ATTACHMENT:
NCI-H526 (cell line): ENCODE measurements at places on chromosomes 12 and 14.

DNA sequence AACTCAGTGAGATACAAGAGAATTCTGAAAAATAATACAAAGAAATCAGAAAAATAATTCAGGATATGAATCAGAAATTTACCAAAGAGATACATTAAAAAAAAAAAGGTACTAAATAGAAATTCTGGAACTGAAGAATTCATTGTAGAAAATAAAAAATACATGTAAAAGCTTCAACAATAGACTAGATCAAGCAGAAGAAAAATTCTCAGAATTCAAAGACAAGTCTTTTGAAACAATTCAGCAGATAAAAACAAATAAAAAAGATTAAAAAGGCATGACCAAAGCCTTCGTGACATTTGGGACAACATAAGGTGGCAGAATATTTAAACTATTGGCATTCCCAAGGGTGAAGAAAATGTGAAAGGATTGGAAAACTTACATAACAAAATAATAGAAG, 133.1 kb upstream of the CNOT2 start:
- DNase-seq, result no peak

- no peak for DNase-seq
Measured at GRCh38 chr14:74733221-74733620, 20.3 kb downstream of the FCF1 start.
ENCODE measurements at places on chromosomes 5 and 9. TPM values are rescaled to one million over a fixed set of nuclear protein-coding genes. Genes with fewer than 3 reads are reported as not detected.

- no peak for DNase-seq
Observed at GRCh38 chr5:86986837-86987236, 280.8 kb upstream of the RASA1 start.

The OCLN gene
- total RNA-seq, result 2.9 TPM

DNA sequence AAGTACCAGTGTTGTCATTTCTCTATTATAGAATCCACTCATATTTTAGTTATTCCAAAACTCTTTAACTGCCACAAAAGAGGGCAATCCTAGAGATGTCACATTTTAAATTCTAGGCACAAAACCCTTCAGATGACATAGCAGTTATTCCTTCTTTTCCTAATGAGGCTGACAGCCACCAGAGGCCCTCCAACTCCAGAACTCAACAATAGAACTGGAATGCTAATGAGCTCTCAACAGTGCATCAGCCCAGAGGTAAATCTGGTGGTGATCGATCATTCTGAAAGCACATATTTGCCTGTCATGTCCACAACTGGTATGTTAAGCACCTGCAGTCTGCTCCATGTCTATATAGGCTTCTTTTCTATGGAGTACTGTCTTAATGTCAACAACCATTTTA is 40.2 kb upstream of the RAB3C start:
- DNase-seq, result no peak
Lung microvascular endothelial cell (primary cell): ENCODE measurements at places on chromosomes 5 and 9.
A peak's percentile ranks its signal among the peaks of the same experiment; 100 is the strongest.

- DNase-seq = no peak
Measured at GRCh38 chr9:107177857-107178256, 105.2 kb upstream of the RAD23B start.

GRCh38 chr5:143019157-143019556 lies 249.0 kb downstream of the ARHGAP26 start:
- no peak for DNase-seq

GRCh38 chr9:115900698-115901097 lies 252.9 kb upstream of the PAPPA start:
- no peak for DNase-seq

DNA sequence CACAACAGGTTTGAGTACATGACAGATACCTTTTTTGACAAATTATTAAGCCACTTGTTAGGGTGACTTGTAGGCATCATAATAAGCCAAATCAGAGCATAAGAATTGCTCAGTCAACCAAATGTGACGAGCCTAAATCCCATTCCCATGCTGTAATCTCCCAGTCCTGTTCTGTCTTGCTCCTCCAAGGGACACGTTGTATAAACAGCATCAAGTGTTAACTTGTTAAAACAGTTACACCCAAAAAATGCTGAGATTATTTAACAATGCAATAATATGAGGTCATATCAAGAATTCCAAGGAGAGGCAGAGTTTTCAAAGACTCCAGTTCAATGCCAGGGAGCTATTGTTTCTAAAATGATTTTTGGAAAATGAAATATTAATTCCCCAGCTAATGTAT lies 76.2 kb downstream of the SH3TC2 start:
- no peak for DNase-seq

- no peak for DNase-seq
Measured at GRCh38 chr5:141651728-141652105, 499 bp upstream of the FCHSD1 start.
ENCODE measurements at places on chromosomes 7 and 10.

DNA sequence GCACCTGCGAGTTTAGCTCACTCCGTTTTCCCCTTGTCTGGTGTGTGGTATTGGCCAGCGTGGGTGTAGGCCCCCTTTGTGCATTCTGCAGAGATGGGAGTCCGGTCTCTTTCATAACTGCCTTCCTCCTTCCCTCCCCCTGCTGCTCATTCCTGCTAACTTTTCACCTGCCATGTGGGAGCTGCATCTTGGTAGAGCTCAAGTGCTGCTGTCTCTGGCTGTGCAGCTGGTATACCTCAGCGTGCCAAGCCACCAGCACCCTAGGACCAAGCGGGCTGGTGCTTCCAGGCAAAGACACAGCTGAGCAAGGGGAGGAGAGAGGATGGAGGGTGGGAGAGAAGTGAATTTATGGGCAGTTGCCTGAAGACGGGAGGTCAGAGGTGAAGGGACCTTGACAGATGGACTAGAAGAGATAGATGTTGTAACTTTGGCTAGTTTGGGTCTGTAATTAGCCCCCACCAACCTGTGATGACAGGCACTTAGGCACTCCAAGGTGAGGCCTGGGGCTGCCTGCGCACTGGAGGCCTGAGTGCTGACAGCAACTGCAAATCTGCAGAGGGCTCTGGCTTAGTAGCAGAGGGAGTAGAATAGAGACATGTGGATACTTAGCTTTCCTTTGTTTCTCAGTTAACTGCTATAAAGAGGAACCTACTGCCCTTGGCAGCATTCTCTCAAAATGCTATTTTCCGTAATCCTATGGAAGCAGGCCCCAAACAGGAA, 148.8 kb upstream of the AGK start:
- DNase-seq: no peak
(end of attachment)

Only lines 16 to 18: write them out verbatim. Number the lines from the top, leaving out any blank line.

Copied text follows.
Measured at GRCh38 chr9:107177857-107178256, 105.2 kb upstream of the RAD23B start.

GRCh38 chr5:143019157-143019556 lies 249.0 kb downstream of the ARHGAP26 start:
- no peak for DNase-seq